Dessert Tex-Mex

Praise the Texas pralines!

Texas Pralines DSC 9009

I come from a divided family. Yes, it’s true—half of us are Aggies and the other half are Longhorns. This makes for some interesting dynamics, especially on the occasion of the two teams’ annual scrimmage.

My family gathered at a Tex-Mex restaurant the day after Thanksgiving, traditionally the date of the big game. The room was filled with people sporting the two teams’ colors of maroon (Aggies) and burnt orange (Longhorns). Our group leaned towards the latter, though my grandmother sitting at the head of the table shook her head at her progeny’s disloyalty to her beloved Aggies. There was much anticipation over who would win, and we ate our food quickly in order to be able to watch the kick-off. In order to keep the peace, however, we avoided talking much about the two teams, though occasionally slight tempers would rise if there was a bit too much boasting.

But there was one thing everyone saw eye to eye on: the excellence of my aunt Julie’s pralines.

Throughout my brief trip to Texas, I kept hearing nothing but high praise for Julie’s version of this beloved confection. “They’re the best praline I’ve ever eaten,” said my cousin Jessica, and both my grandmother and other aunts concurred. As we concluded our meal, Julie pulled out a bag of the candy for me to take back to New York and after one bite I had to agree—she does indeed make the best pralines.

While it’s now common to see tres leches cake, fried ice cream, or crepes filled with cajeta or dulce de leche on a Mexican restaurant’s menu, when I was growing up, a Tex-Mex meal always concluded with only two options: sopapillas or pralines. I reckon you could say that the crisp, nutty praline was the yin to the pillowy, sticky sopapilla’s yang.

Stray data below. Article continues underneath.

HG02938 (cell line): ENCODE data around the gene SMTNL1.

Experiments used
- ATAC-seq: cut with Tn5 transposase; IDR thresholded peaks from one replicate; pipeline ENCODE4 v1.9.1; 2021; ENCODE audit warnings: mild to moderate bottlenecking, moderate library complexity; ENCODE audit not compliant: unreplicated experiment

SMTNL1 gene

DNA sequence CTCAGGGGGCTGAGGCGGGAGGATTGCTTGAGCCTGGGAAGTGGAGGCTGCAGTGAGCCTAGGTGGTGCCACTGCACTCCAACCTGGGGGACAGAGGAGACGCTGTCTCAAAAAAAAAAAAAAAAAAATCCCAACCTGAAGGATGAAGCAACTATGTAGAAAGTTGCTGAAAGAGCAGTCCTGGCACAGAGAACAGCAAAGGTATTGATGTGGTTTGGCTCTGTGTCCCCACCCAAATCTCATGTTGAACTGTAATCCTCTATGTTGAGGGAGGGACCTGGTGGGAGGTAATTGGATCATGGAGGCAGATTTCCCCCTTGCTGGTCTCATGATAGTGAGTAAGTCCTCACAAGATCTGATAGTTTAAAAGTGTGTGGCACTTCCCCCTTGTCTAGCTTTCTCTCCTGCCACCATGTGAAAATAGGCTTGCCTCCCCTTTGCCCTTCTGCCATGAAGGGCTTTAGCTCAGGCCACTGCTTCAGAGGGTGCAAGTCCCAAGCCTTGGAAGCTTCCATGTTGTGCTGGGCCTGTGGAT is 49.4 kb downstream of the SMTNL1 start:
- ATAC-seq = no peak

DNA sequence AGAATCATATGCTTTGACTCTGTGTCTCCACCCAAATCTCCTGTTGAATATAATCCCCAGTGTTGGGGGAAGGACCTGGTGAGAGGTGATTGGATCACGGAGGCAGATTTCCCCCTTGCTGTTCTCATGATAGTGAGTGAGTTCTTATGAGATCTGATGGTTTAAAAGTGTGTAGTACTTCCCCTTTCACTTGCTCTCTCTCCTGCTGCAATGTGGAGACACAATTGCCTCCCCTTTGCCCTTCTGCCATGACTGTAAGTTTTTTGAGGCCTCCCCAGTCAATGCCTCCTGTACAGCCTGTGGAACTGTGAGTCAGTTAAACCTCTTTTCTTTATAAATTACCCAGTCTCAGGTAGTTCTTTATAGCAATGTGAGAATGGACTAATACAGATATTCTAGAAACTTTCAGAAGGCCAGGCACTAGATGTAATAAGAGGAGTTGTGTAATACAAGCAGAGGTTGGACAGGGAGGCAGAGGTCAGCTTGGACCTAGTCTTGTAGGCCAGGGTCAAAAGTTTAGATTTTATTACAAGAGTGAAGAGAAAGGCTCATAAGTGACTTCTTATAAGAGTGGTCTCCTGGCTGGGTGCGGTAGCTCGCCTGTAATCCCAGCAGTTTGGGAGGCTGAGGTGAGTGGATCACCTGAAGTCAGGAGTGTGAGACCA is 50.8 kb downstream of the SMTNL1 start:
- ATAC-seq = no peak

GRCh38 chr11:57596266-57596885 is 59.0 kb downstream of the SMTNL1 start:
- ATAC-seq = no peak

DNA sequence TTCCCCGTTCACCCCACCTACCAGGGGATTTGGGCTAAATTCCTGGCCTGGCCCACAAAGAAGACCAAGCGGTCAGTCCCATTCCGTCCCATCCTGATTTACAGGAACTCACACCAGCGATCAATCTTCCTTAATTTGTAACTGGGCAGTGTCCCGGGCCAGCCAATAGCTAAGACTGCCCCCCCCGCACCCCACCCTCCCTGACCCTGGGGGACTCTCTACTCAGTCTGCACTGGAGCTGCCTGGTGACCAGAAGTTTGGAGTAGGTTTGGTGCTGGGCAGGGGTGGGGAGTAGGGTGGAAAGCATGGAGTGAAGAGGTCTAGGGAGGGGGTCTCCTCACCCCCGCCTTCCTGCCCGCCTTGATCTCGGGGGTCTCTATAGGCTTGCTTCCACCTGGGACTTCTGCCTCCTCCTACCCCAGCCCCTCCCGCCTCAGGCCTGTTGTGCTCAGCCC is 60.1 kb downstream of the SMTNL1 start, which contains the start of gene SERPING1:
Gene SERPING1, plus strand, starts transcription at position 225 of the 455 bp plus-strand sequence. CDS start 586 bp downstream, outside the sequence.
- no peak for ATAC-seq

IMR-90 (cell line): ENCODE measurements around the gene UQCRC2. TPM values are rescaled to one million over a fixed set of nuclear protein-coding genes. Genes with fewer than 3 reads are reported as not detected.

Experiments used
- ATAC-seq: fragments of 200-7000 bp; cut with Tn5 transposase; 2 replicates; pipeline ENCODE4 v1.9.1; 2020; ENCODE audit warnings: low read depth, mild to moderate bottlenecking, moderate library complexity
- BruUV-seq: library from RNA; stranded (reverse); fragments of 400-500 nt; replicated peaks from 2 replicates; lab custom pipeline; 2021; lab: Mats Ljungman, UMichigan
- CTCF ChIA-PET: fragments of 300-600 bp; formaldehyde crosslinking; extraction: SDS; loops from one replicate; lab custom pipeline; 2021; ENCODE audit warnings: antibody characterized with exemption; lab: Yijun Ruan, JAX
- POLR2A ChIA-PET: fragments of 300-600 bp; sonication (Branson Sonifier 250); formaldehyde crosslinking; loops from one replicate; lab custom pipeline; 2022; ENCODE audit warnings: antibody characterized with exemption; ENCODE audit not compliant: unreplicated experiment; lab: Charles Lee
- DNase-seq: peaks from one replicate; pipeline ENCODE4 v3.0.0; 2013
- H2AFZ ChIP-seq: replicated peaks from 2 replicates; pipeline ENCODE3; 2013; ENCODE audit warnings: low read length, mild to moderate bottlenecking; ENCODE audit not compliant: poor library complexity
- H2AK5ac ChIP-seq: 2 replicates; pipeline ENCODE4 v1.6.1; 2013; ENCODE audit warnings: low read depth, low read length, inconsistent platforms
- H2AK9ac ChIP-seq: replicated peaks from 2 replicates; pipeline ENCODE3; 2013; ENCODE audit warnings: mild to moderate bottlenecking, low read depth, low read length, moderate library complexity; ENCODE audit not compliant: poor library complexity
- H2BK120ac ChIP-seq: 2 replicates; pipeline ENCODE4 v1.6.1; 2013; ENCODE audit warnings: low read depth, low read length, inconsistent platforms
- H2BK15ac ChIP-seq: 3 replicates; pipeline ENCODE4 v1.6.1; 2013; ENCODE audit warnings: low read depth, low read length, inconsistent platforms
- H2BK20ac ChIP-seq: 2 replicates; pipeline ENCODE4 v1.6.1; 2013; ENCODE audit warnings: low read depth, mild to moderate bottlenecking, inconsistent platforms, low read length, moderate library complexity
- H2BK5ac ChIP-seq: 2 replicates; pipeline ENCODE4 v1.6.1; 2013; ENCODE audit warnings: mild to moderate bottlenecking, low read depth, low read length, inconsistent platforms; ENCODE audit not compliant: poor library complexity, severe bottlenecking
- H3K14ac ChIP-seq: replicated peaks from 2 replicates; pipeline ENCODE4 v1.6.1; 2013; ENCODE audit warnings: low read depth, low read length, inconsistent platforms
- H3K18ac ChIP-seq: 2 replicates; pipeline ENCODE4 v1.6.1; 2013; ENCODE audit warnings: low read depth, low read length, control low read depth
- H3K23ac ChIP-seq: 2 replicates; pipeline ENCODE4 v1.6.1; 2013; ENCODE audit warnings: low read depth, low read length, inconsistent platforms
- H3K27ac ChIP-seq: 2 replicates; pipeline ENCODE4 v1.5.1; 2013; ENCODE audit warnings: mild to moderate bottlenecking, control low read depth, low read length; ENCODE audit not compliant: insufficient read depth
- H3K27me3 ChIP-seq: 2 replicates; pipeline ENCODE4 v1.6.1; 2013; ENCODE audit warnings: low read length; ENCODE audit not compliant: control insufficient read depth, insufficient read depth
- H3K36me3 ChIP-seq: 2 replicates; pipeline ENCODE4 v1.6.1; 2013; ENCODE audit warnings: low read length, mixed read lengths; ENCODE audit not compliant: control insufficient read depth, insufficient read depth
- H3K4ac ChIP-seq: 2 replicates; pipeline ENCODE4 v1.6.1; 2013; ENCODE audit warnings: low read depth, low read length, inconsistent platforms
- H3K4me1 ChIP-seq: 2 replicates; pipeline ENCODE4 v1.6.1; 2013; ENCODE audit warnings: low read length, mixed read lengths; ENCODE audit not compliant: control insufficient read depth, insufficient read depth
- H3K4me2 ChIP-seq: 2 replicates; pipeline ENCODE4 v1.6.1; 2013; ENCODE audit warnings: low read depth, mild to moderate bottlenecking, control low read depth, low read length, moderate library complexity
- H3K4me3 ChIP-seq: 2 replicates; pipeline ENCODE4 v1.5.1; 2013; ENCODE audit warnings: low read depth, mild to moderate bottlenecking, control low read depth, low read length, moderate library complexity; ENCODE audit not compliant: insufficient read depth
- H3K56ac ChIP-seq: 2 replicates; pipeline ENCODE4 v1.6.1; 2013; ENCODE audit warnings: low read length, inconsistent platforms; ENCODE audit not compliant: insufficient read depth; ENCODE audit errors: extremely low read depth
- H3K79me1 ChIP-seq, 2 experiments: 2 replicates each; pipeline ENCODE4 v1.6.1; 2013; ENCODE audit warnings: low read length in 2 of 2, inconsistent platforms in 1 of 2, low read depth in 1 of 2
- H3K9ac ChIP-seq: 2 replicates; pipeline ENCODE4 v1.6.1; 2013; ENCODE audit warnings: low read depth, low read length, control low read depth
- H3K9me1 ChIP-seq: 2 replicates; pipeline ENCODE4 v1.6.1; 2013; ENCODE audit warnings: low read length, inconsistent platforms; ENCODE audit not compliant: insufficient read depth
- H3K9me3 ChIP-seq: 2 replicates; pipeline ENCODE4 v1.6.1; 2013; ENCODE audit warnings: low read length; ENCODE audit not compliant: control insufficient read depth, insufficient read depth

Texas pralines | Homesick Texan

I always assumed pralines were from Mexico, but actually they’re French. Their origin is attributed to a seventeenth century sugar industrialist named Marshal du Plessis-Praslin, whose cook invented a candy made of melted sugar, cream and almonds. When the French arrived in Louisiana, they brought the recipe with them, but replaced almonds with the more widely available pecans. So as in Texas, Louisiana folk also have a fondness for pralines, though they pronounce it differently: where they say prah-leen, we say pray-leen.

It’s not quite clear how pralines made their way onto Tex-Mex menus, but as pecans were plentiful and the candy was inexpensive to make (its primary ingredients being just nuts and sugar), they soon became as Tex-Mex as chili gravy and nachos.